Thursday, November 10, 2005

Free Trade

Free trade has been a hot topic in the blogs this week.

I'm not an economist, though I play one on this blog. But neither are a lot of the other blog commentators on this topic. So, what they hell?

Free trade as a problem, or "issue" is a symptom of a larger problem, namely inequality in the economic affluence of varying countries. If all countries existed in a more or less equal affluent environment, I think most of the concerns about free trade would disappear. Labor, material, and transportation costs would be roughly competitive. No real problems as incentives by businesses to make changes would be minimal. Other considerations, such as the local community needs and welfare, could play a role in business decisions.

But what happens when you have a highly affluent country vs. a poor nation? If you open the trade borders the markets are going to shift to "even" the playing field. Think of it like water. If you dam a river, there is a build up of pressure behind the dam. Remove the dam (free trade) which is a barrier to the water pressure, and water flows from the higher level to the lower level. Once the pressure equalizes, the flow stops and calm ensues.

In the above analogy it's important to note that there is a net loss and a net gain, depending on which side of the barrier you are on. When all barriers to free trade are removed, the affluent nations have a net loss of wealth while the poor nations gain. Note. I'm talking about the peoples of the nation, not the businesses. In a world with increasingly efficient transmission of information and materials, I think this leveling effect occurs at a quickening pace, and is amplified.

In general, I think this is a good thing mainly due to the fact that in the long run, everyone will benefit. But even if it's not universally beneficial, I also think it's inevitable and human nature. Even in controlled economies, illegal activity will seek to take advantage of disparities in affluence across national boundaries. This is exactly what I think is happening in the world economy now.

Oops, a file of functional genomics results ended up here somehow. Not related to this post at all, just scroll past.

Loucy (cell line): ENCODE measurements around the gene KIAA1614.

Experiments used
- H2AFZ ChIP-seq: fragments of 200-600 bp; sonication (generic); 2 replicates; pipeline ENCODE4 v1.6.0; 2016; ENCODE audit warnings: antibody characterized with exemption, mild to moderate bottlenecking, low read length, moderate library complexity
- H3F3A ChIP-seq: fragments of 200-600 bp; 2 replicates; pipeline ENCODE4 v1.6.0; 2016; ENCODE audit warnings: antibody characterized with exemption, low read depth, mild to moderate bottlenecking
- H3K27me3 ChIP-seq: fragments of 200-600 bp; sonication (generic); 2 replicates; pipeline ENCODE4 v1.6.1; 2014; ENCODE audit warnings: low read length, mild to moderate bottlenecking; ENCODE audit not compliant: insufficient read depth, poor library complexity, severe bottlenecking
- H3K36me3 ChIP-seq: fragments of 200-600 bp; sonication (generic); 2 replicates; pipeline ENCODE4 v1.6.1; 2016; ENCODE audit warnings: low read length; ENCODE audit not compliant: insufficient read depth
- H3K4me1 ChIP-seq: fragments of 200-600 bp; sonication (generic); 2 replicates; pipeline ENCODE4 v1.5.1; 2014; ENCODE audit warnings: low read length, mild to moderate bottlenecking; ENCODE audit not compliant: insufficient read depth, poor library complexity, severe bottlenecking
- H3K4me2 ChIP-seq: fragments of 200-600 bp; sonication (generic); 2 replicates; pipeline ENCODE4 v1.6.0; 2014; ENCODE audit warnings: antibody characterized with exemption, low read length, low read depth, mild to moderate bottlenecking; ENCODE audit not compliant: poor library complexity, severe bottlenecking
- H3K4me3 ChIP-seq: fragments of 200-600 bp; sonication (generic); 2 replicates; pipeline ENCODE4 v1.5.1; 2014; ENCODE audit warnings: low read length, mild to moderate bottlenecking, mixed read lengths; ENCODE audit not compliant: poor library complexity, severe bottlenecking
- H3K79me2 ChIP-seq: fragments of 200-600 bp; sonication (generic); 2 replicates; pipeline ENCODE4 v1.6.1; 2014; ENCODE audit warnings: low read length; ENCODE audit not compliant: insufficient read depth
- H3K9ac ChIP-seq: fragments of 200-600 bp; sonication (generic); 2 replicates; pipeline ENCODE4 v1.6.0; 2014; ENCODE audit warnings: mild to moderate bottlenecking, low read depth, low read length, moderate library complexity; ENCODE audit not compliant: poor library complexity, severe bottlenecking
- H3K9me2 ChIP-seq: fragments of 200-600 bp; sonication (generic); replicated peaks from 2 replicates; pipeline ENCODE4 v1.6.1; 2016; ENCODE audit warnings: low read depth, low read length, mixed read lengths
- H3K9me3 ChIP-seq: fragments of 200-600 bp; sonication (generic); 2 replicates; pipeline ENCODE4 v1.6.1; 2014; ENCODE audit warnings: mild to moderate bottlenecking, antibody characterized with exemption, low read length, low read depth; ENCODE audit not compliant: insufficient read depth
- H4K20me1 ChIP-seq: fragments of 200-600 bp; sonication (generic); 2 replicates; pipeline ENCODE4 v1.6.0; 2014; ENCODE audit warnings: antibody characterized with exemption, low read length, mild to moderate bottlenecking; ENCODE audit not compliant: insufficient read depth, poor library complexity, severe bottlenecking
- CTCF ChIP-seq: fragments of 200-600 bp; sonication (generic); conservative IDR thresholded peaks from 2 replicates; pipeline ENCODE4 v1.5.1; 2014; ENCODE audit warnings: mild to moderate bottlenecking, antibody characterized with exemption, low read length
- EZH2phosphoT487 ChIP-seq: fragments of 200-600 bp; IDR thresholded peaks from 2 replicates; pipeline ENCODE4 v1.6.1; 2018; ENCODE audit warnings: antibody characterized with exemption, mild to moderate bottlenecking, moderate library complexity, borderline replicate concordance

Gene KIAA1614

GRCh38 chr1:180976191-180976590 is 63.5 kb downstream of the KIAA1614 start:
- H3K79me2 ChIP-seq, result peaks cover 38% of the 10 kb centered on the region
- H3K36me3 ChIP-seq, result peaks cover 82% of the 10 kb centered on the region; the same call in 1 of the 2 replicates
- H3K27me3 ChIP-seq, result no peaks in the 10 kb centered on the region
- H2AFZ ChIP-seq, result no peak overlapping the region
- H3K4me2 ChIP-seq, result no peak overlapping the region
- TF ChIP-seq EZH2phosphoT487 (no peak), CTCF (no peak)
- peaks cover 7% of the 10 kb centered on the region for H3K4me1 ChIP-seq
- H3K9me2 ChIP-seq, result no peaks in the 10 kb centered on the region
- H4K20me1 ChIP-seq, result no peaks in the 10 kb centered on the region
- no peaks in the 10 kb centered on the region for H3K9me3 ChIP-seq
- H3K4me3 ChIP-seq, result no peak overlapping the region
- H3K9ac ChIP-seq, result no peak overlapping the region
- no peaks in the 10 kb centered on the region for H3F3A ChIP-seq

The U.S. has had a level of affluence that is unsurpassed, and dramatically different than many other nations. The disparity is really at the root of our problem with falling wages, loss of the middle class, immigration, and increasing difficulty with employment across economic class.

I take the stance that there should be free trade. Where I differ significantly with conservatives is that I believe that governments can play a role in softening the impact of free trade. To use my crummy analogy, government can play the role of releasing the water pressure in the dam carefully and preparing the landscape for the new water levels, mitigating the pain. Conservatives, on the other hand, seem to prefer to take an approach of blowing up the dam and letting the markets simply deal with the consequences, not unlike a conservative approach to most issues.

Thus, during the Bush administration the implementation of free trade has been dramatic, with the losses felt by Americans equally dramatic. By not providing government help for displaced workers who lose jobs, and by not easing price differentials gradually, the loss to the U.S. worker is dramatic. The people of the United States are suffering a strong net loss of affluence, while other countries such as China and India are experiencing a net increase.

But...hey. The business owners aren't nationalists. They don't really care about national well-being and are simply focused on the bottom line. And right now? The bottom line is lookin' real good. The Bush administrations mantra is simply that eventually the benefits of free trade will pass on the U.S. citizens. What they really mean is that eventually, the economics will equalize and we'll stop losing affluence.

It's sorta like the old saying about your head hurting because you keep hitting it on the wall. Once you stop, it feels so good.

Update: I rest my case.


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